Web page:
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Former UB Faculty Member Coetzee Wins Nobel Prize

Release Date: October 2, 2003

BUFFALO, N.Y. -- J.M. Coetzee, a faculty member in the Department of English at the University at Buffalo from 1968-71 and Butler Professor of English at UB in 1984 and 1986, has been named winner of the Nobel Prize for Literature.

Coetzee, who is on the faculty of the University of Adelaide in Australia, last lectured at UB a year ago when he delivered the Edward H. Butler Chair Prose Reading as part of the "Wednesdays at 4 PLUS" series. In conjunction with his appearance, the University Libraries organized an exhibit of his work in Lockwood Library.

An assistant professor of English when he was on the UB faculty, he was arrested with the "Buffalo 45" during the 1970 on-campus protests that followed the Kent State shootings.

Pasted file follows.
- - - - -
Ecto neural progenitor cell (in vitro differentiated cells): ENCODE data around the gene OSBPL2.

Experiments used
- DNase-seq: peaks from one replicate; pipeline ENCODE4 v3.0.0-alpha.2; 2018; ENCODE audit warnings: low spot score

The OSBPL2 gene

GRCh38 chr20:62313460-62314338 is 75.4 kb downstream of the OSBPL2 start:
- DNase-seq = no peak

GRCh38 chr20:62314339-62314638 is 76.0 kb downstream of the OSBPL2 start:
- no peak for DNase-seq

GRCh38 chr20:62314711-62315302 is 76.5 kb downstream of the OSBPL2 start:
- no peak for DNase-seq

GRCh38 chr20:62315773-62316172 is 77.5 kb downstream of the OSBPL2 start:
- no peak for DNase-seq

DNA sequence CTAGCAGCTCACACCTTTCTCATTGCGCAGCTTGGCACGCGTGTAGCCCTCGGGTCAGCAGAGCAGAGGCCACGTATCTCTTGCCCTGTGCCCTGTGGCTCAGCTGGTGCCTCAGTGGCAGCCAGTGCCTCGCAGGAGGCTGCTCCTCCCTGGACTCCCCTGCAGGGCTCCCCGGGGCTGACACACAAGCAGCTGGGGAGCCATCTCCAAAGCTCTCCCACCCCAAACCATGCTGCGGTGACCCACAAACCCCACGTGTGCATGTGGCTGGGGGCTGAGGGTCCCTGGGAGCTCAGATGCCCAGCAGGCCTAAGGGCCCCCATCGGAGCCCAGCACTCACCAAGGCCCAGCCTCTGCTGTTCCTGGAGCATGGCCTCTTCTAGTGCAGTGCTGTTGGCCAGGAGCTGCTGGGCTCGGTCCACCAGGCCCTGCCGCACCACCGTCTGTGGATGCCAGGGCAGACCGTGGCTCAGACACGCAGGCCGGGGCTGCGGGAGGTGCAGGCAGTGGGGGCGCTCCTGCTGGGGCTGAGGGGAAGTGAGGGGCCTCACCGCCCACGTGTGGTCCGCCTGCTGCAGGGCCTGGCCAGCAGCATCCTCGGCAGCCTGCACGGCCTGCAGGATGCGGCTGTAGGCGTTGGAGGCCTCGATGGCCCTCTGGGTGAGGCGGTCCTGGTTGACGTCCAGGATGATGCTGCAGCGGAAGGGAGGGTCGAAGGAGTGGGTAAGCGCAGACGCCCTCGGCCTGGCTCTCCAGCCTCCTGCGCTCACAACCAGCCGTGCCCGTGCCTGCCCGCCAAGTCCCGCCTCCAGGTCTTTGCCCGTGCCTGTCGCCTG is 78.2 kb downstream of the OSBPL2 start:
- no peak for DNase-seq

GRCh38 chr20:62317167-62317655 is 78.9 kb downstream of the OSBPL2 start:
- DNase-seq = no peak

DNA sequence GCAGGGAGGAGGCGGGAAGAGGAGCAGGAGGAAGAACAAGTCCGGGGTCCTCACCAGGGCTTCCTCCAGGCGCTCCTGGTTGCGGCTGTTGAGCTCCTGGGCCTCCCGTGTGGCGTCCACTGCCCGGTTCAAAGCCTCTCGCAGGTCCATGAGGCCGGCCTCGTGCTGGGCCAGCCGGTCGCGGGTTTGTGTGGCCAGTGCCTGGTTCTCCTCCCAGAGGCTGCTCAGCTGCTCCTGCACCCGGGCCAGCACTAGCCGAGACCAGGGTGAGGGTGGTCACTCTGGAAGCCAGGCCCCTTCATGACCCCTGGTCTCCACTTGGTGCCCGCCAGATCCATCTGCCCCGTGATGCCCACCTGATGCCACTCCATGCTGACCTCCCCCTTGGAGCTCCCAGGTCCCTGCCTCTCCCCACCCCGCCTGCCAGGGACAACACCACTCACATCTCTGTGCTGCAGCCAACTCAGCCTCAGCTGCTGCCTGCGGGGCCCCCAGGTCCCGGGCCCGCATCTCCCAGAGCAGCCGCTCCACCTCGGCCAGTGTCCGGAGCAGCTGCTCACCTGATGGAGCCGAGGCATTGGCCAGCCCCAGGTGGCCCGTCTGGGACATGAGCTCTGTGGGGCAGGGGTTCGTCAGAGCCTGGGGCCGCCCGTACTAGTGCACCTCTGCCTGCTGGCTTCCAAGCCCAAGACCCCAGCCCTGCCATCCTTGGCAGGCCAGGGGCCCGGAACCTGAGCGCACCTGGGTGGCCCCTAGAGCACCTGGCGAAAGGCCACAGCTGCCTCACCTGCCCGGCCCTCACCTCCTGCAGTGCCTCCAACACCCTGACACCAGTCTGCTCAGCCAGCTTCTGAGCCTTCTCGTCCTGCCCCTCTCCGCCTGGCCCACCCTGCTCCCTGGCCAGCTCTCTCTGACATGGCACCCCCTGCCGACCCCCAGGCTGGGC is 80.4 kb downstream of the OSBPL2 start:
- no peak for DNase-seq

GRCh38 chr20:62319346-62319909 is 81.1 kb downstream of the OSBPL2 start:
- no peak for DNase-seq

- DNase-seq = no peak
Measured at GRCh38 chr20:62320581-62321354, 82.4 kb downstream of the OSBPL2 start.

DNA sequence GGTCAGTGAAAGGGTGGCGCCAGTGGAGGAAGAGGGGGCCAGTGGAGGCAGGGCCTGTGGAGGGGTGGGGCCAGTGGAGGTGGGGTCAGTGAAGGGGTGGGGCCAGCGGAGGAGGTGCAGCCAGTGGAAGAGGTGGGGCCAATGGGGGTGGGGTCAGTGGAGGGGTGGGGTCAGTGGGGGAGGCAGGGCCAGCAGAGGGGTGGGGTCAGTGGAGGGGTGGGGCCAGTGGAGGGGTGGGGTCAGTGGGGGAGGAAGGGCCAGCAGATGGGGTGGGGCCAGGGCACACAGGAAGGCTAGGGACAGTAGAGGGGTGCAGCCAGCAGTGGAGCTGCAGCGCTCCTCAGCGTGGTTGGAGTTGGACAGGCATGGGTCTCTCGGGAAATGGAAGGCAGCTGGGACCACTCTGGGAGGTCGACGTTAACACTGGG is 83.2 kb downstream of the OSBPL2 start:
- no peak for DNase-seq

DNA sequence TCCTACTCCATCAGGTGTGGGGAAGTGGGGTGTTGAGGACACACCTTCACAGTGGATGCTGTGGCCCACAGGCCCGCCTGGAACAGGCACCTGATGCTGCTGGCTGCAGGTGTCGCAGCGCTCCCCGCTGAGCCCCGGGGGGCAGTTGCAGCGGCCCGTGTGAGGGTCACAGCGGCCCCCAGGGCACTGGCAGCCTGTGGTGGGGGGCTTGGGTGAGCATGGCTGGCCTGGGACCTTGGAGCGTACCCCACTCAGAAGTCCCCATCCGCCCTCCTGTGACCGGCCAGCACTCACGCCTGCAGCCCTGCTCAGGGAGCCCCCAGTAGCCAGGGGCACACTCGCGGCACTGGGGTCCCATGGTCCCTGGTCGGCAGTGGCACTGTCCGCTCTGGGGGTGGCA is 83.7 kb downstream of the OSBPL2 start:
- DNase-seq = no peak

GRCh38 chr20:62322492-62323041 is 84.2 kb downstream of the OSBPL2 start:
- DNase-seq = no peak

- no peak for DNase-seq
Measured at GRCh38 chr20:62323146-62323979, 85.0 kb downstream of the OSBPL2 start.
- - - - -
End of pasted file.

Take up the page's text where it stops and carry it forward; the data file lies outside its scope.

Coetzee was offered a permanent full professorship as the Butler Chair in English at UB in the early 1970s and 1980s, but declined, noting that a permanent academic position in the United States would take him too far from his political concerns in South Africa. He was on the faculty of the University of Capetown before moving to Australia last year.

One his students at the University of Capetown was Shaun Irlam, Ph.D., now chair of the UB Department of Comparative Literatures at UB. Coetzee returned to UB in 1984 and 1986 as Butler Professor of English and received a SUNY Honorary Doctor of Letters degree at UB's commencement in 1989.

Media Contact Information

Patricia Donovan
Senior Editor, Arts, Humanities, Public Health, Social Sciences
Tel: 716-645-4602
pdonovan@buffalo.edu